Health Guidance and Resources for Families—Tips for Staying Healthy

Tips for Staying Healthy

  • Stay up to date on all vaccines
    • Vaccines are the best way to prevent your child from getting many illnesses and spreading them to others.
    • Many vaccines are required to attend school. Your child could be at risk for being sent home from school if they do not have the required vaccines.
    • Additional vaccines such as those for COVID-19, influenza, and HPV are highly recommended to protect children and others.
    • To find a COVID-19 or flu vaccination site, visit
    • Please talk to your child’s health care provider if you have questions about vaccinations.
  • Practice Good Hygiene: You can also help us avoid the spread of illness at your child’s school. Here are a few simple actions you and your child can take to keep your child and other students healthy:
    • Cover Your Cough Use a tissue to cover coughs and sneezes.  If you don’t have a tissue, sneeze, or cough into your sleeve, not your hands. Teach your child to cover up their coughs too!
    • Wash Hands Often Washing your hands with soap and water stops the spread of germs. If soap and water are not available, use hand sanitizer. You and your child should always wash hands before...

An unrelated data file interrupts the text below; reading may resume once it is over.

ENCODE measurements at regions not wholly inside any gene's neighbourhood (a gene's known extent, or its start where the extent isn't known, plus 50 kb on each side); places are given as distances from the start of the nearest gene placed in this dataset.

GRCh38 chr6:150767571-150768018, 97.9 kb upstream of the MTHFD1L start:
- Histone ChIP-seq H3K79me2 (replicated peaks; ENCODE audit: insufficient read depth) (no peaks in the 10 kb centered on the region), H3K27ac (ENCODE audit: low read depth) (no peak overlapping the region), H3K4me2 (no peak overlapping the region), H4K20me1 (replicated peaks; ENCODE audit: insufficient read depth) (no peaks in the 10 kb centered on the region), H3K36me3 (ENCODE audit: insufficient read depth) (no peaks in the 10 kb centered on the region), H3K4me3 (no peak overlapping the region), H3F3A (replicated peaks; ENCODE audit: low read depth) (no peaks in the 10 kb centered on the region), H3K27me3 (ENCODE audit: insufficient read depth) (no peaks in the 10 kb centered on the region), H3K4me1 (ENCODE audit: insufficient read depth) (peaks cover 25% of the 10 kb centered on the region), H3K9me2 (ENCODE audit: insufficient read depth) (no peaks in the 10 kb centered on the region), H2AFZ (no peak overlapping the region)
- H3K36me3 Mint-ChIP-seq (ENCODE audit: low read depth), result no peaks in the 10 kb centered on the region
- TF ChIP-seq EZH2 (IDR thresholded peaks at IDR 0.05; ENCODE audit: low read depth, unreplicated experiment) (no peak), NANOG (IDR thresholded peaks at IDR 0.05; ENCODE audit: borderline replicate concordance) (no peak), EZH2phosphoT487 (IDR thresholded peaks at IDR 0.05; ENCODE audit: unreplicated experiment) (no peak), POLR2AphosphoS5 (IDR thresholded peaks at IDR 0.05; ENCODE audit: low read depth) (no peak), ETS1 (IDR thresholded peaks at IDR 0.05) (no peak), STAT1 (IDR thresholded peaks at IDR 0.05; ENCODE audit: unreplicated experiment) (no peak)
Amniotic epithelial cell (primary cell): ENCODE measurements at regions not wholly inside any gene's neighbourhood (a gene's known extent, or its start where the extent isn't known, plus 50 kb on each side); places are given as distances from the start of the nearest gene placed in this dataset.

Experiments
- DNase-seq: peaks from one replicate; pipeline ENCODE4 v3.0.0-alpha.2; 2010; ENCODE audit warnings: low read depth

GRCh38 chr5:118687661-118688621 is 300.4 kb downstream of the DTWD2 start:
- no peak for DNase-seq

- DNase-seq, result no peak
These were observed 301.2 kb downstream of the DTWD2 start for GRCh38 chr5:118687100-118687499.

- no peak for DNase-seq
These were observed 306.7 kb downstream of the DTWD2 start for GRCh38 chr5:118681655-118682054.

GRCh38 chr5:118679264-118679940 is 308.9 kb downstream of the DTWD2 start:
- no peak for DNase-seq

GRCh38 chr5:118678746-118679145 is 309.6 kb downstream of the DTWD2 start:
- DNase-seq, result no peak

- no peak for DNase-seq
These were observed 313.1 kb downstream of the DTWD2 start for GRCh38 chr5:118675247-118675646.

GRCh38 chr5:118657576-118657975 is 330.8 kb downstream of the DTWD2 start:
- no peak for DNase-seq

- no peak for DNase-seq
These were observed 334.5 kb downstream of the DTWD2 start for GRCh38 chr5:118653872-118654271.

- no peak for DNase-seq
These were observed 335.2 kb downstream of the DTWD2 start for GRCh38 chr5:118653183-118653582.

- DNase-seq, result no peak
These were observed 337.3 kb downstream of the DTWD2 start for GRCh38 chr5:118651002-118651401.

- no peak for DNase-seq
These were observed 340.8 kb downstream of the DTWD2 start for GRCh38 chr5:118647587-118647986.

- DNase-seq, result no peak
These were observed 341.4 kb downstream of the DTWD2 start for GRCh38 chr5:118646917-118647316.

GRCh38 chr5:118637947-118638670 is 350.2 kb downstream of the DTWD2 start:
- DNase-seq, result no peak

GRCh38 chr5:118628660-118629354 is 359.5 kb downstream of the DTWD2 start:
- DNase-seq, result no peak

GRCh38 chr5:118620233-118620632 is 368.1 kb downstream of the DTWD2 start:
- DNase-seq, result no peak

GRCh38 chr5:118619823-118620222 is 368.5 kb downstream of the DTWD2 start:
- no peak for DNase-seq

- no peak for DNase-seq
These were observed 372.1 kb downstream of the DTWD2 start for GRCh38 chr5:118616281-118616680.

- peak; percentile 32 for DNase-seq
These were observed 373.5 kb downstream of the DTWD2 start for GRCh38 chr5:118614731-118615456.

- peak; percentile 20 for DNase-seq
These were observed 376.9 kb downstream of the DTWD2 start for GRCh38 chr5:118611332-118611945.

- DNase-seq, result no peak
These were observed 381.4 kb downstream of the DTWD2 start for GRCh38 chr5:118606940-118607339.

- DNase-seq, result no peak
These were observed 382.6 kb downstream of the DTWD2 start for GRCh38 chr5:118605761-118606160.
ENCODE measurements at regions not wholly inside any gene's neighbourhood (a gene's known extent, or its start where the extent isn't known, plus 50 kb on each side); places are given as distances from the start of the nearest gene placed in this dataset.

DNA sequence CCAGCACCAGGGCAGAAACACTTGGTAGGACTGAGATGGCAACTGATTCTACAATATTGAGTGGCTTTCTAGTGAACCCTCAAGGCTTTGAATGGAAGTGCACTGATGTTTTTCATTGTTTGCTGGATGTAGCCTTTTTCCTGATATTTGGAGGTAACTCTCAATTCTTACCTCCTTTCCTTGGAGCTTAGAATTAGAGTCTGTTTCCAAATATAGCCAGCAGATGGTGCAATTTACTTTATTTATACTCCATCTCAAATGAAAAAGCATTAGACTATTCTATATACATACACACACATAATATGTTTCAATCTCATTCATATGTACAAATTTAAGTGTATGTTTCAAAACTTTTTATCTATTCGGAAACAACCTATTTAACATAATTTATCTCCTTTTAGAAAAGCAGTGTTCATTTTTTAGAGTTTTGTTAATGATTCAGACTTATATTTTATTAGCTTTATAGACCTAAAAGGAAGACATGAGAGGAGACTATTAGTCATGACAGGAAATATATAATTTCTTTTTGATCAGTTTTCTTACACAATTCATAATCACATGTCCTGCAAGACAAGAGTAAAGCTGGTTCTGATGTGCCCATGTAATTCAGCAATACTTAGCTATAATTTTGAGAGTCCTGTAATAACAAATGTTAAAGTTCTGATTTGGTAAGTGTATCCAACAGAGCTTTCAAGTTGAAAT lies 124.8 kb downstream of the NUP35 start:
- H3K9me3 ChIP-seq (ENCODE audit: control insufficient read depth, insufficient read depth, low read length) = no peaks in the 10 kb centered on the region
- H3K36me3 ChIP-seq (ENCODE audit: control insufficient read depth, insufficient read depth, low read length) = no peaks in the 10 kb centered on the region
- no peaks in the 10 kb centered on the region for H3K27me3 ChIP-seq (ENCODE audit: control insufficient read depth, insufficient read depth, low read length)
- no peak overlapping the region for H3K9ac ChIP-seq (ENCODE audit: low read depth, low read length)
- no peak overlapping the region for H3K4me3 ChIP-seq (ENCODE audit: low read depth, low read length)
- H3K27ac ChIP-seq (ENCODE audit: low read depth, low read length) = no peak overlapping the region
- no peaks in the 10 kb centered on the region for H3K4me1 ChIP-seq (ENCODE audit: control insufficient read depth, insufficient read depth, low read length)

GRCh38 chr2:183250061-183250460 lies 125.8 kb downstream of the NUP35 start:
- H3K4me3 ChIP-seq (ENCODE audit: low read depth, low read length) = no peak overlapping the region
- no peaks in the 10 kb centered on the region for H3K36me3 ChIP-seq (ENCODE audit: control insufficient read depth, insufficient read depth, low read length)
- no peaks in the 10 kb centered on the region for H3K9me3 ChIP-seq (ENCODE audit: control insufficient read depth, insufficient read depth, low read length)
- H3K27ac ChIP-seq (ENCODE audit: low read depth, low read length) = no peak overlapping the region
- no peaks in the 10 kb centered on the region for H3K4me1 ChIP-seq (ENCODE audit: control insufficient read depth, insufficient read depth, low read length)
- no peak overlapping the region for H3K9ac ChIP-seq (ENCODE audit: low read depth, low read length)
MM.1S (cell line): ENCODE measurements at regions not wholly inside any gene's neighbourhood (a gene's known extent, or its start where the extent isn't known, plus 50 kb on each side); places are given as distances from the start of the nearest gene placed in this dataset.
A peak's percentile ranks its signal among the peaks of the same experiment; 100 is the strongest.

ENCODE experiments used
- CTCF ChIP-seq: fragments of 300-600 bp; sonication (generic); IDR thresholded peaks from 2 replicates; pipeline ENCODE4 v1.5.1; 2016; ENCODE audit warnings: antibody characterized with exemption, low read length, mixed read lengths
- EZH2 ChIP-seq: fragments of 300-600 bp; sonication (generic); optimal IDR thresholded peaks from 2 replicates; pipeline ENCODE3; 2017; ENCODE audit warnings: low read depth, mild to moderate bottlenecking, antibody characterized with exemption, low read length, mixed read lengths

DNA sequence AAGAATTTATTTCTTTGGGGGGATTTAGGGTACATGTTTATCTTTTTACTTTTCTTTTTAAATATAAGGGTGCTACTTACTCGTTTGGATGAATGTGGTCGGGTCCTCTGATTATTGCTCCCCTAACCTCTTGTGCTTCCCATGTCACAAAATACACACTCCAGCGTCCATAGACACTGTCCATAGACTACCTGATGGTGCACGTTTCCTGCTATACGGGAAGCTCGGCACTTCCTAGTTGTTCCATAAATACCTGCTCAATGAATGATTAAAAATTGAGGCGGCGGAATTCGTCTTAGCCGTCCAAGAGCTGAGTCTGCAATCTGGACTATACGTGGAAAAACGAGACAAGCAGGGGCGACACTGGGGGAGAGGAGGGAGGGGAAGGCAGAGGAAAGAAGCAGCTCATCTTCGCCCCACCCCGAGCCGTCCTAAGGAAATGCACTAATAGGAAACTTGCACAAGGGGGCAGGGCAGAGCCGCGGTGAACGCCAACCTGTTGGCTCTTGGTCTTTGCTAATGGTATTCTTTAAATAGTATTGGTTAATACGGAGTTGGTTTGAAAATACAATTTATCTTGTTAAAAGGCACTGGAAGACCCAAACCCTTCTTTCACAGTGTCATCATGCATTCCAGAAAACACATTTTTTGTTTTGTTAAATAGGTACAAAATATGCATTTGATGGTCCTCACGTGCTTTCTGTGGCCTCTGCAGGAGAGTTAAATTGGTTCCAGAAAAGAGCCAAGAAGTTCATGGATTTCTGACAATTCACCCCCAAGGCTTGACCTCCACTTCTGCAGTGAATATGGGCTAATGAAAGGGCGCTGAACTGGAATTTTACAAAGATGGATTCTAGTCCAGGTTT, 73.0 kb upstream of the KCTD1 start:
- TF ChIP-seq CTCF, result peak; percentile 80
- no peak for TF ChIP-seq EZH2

• coming into contact with small children
      • touching food
      • eating
      and after...
      • using the bathroom
      • helping your child use the toilet
      • wiping your nose or your child’s nose
      • coughing or sneezing
      • changing a diaper
    • Consider wearing a mask: Masks are an important layer of protection to stop the spread of COVID-19 and other respiratory viruses. You should always wear a mask when sick and around other people or if you were recently exposed to someone with COVID-19. You may also consider wearing a mask at other times, such as crowded indoor settings, particularly if you or your child is at high risk for severe COVID-19 or around others who are, such as grandparents or other older adults.
      • Masks will also be required when entering the school medical room when the nurse suspects the student has respiratory symptoms
      • Wear a high-quality mask, such as a KN95, KF94 or N95 for the best protection from COVID-19.